|"Bubbles and bankruptcy: Financial crises in Britain since 1700" opens at the British Museum|
Bank Levy by Steven Bell; ink and watercolour drawing, UK, 2011; This fat cat is having its claws clipped by the chancellor of the exchequer, George Osborne, in reference to a planned increase in taxation on banks. Depicting bankers as fat cats in suits is a popular theme among satirists.
LONDON.- In 1890 Punch magazine published a cartoon entitled Same Old Game! in which employees of Barings Bank were depicted as errant schoolboys, having gambled away the banks capital through poor investment decisions. In the image they are sheepishly asking the Old Lady of Threadneedle Street, an allegory for the Bank of England, for a bailout. The Old Lady reluctantly agrees, for this once!! Her statement is intentionally ironic - this was not the first financial crisis to affect Britain and it was certainly not going to be the last.
This Coins and Medals display Bubbles and Bankruptcy: financial crises in Britain since 1700, traces the history of financial crisis from the first stock bubbles of the 18th Century through to the current banking crisis. Featuring prospectuses and original share certificates for companies that collapsed, notes from failed banks, and reports about crises. These objects provide a fascinating insight into how and why crises occur. They demonstrate that, in a world of uncertainty, even the most reasoned investment can occasionally fail.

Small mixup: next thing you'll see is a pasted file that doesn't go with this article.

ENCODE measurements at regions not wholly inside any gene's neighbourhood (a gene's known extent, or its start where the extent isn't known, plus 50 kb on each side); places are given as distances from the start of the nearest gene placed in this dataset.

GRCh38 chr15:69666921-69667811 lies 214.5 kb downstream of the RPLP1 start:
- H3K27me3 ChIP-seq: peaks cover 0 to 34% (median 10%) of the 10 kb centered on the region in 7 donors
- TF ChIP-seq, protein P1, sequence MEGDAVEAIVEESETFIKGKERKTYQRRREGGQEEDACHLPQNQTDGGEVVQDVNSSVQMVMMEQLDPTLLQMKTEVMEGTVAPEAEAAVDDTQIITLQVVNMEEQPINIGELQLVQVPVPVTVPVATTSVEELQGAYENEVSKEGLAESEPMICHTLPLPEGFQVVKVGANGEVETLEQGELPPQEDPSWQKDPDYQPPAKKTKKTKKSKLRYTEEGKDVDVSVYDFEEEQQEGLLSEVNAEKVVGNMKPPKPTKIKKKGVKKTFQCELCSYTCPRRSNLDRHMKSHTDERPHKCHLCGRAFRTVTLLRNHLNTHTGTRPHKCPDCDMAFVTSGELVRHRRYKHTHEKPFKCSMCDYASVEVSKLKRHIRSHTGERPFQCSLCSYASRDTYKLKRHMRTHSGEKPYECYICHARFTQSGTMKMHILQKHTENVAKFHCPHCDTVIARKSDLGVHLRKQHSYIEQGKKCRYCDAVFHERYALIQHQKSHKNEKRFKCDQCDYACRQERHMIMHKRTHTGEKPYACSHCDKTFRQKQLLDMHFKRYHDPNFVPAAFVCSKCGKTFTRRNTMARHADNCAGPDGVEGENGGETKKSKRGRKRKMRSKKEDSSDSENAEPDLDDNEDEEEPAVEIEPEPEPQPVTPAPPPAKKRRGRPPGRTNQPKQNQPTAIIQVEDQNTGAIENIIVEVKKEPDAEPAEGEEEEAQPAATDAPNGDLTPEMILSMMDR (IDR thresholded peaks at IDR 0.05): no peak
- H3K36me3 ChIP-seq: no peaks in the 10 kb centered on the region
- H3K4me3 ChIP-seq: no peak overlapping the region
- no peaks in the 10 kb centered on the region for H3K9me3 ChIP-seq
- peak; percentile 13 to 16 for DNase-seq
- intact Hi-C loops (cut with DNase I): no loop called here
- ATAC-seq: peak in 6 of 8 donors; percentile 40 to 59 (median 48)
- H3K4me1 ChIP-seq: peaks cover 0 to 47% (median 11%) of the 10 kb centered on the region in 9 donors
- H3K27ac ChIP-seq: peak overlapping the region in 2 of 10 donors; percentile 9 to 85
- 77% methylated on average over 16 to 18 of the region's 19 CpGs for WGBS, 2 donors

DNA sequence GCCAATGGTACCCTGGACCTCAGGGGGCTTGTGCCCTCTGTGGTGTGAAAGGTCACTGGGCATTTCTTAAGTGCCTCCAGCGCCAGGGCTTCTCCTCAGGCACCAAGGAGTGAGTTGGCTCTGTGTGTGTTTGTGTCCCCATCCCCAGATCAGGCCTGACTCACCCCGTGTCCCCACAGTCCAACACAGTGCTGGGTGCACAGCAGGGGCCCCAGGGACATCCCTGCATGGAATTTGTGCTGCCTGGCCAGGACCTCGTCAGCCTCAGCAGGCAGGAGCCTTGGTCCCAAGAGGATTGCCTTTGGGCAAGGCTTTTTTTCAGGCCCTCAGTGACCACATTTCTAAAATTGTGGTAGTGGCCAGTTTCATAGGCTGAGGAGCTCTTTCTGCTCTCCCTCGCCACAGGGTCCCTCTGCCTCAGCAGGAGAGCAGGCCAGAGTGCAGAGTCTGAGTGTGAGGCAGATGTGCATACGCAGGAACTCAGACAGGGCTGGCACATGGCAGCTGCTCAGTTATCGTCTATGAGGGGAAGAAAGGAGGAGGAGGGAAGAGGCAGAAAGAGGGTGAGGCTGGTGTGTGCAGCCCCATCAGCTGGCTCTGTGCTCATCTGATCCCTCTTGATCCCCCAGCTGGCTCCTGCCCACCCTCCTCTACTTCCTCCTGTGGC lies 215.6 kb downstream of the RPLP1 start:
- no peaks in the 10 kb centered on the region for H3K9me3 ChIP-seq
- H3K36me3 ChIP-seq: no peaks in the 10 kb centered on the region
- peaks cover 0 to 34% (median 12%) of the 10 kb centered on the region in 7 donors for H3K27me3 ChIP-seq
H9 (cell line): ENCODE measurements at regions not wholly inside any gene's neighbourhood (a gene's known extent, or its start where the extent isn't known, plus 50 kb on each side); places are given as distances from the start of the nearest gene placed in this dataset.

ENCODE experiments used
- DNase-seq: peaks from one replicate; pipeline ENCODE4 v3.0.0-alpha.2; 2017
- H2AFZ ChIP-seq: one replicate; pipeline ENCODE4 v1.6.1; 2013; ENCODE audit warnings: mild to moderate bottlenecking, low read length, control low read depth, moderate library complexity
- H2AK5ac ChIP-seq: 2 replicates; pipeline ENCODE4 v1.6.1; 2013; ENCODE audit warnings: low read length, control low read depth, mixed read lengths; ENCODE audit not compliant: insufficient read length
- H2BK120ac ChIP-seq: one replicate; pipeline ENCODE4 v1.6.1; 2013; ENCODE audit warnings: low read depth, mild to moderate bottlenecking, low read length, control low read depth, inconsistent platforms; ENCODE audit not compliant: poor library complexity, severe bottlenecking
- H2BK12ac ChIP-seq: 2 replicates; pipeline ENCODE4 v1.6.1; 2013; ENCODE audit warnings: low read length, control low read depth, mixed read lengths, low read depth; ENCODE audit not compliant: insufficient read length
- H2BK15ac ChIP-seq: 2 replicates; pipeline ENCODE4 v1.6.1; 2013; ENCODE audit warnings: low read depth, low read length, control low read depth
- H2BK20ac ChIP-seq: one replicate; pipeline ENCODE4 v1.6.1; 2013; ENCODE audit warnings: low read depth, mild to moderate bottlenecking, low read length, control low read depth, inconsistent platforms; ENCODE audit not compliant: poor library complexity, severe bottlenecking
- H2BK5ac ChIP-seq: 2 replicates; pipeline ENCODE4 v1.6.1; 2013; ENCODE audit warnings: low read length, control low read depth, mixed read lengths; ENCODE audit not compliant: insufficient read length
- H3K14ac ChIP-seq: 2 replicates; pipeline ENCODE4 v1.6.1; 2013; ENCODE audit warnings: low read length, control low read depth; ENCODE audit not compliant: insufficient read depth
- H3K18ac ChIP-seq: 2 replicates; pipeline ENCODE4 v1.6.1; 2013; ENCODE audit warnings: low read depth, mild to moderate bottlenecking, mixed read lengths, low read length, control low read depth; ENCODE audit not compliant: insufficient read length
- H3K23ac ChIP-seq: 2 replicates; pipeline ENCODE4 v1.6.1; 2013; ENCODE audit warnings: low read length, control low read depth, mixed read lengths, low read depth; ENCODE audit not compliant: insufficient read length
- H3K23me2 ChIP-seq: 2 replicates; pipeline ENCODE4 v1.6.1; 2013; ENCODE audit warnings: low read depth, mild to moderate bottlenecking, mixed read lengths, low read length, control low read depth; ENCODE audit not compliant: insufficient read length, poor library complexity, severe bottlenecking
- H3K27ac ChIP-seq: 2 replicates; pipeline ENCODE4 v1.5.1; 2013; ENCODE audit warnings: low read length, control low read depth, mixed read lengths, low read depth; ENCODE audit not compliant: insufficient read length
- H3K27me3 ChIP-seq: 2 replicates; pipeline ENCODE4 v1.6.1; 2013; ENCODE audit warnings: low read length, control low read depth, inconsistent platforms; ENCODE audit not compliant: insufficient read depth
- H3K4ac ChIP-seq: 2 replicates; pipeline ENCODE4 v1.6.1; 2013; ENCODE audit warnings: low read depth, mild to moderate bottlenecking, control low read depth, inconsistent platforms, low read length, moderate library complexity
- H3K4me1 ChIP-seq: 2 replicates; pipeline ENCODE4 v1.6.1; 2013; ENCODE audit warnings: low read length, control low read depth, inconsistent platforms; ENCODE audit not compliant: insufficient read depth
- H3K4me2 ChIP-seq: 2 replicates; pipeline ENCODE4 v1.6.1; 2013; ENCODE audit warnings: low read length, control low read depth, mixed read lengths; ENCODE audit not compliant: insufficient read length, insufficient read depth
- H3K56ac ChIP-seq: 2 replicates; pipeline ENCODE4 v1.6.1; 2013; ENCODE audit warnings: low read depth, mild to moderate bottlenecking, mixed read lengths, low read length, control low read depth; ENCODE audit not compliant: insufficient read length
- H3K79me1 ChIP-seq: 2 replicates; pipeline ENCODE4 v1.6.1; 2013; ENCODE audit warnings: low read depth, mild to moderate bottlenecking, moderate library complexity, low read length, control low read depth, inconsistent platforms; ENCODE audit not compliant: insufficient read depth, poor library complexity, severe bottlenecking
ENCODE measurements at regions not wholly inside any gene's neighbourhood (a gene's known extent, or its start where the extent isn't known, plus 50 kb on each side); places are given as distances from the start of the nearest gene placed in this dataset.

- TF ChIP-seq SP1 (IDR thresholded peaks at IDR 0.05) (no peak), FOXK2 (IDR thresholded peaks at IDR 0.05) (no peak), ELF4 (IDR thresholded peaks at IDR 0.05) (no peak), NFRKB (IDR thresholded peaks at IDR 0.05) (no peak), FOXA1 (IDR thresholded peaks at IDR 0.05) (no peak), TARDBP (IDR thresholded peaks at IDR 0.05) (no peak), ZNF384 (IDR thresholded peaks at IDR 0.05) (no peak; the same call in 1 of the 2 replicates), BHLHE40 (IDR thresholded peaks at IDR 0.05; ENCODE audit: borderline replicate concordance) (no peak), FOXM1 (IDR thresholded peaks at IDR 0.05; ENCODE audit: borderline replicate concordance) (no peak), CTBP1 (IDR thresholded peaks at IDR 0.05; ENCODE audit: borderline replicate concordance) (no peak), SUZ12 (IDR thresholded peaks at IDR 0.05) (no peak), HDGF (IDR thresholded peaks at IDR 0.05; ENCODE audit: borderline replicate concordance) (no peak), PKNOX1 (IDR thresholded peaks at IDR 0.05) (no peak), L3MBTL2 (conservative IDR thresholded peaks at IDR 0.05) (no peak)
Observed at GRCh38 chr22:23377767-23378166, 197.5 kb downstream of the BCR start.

The remainder of the exhibition explores the fertile history of satire and protest about financial crises, represented by historic prints, contemporary cartoons, protest badges and modern works of art. From the works of Dickens to Private Eye magazine, or from the satirical prints of James Gillray to a 2011 cartoon by the artist Steve Bell, there is a remarkable consistency about the way in which people have, and continue to respond to crisis.
Some of the exhibits provide humour but for unintentional reasons. The exhibition features, for example, a congratulatory champagne bottle given out by Northern Rock to its employees in 1997. This was to celebrate the demutualisation of the building society to become a bank. The bottle provides an ironic reminder that demutualisation was supposed to enable Northern Rock to expand its business interests. However, history records that its investment portfolio would fail within ten years, triggering the first bank run on a UK bank since 1866.
The centrepiece of the exhibition is a contemporary sculpture entitled House of Cards by Justine Smith, a London-based artist. The artist has stacked real UK notes instead of the playing cards, symbols of gambling, that typically make up a house of cards. The artwork neatly symbolises the sometimes precarious nature of financial speculation.
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